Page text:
Our research indicates that crowdsourcing may offer a convenient and scientifically valid method for organizations to study consumer psychology.
San Francisco, CA (PRWEB) May 16, 2013
Recent studies on the relationship between money and happiness have shown that individuals who purchase life experiences are generally happier than individuals who purchase material items. As part of an ongoing investigation into the types of life experiences that are most popular, the research website BeyondThePurchase.org recently conducted a survey to identify the types of experiences that are most appealing to people to purchase. They also wanted to know which life experiences are least popular and appealing.
After obtaining their survey results, the researchers also collected data through the crowdsourcing website Ranker.com, to see if the findings would replicate. The researchers asked visitors to Ranker the question "What is the best way to spend $100?"
A research team at San Francisco State University, led by Professor Ryan Howell, found that data collected via these two websites was nearly identical to data collected through traditional online sources. Most importantly, the top five most preferred experiences on BeyondThePurchase matched the top five ranked experiences on Ranker exactly. When rating or ranking life experiences, the top five choices found in both studies were:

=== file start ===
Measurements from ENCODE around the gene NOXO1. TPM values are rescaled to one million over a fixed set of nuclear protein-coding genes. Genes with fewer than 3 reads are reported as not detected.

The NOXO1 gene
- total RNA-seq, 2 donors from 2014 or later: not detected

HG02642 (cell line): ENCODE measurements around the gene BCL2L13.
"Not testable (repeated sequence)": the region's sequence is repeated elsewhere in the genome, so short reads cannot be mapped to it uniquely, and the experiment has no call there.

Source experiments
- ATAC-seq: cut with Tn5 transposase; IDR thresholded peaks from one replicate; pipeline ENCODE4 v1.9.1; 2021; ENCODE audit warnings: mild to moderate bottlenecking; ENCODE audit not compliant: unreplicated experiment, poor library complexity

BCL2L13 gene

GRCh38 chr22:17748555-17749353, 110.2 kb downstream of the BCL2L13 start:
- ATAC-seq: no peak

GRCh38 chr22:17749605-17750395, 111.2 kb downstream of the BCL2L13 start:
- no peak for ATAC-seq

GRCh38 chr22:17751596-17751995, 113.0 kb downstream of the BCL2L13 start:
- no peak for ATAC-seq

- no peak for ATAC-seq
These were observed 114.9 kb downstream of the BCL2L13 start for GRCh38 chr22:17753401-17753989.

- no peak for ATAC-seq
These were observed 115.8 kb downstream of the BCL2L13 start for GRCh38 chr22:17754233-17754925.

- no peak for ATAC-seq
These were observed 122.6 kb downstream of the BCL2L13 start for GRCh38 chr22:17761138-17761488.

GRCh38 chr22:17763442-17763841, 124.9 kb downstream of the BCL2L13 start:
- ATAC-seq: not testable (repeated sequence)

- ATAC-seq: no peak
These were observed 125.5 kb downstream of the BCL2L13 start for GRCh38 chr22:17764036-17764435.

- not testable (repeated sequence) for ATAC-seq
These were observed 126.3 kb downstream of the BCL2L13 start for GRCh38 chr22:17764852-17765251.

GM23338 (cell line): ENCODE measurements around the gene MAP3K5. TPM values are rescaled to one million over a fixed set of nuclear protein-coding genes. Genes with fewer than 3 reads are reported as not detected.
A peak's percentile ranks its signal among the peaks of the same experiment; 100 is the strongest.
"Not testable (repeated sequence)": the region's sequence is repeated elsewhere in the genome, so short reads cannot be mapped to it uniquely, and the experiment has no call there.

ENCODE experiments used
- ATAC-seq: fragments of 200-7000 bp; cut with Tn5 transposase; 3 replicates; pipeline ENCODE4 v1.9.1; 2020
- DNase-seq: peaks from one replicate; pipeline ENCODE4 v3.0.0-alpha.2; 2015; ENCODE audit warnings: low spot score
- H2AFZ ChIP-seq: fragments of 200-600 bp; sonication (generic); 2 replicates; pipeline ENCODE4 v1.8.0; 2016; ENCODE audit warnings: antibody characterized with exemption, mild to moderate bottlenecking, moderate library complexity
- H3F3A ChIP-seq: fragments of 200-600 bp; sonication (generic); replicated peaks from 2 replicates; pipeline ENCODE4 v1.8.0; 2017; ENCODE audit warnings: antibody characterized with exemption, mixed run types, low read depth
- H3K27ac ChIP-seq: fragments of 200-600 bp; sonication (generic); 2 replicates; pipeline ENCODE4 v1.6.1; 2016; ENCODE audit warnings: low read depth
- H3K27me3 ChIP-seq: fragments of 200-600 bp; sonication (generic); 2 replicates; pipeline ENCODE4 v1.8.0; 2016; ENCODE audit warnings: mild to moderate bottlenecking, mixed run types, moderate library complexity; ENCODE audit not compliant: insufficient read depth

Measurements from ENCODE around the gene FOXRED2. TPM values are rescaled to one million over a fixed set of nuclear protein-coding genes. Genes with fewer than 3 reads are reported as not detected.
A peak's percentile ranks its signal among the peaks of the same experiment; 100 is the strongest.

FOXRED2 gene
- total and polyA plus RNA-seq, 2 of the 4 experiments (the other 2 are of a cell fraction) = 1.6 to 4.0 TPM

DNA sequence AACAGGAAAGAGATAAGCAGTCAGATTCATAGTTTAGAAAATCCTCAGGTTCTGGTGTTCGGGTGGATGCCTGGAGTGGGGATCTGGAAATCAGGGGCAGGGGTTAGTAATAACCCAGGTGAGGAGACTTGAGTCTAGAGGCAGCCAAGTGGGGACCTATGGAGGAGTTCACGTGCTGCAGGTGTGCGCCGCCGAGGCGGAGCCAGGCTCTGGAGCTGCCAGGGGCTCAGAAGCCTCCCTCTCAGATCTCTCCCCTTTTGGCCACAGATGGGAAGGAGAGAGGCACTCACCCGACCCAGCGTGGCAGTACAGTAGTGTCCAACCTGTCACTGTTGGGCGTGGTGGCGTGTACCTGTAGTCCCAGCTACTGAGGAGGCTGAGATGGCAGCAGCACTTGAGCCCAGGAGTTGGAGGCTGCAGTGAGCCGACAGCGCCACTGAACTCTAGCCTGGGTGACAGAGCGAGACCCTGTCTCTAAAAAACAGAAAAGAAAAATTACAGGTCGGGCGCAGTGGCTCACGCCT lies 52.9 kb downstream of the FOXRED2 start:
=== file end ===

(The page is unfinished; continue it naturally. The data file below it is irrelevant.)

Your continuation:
2. A Dining Experience
3. A Concert
A similar, though not quite identical, pattern was found for the least popular experiences. Listed below are the lowest ranking experiences on Ranker, with the BeyondThePurchase rankings in parentheses:
1. Hunting (Last)
2. Manicure (Middle)
3. Golfing (Second to Last)
4. The Opera (Middle)
5. Bungee-jumping (Third to Last)
“With crowdsourcing becoming increasingly common, it is important to evaluate the quality of this data, as compared to traditional research methods," said Graham Hill, community manager of BeyondThePurchase.org. “Our research indicates that crowdsourcing may offer a convenient and scientifically valid method for organizations to study consumer psychology.”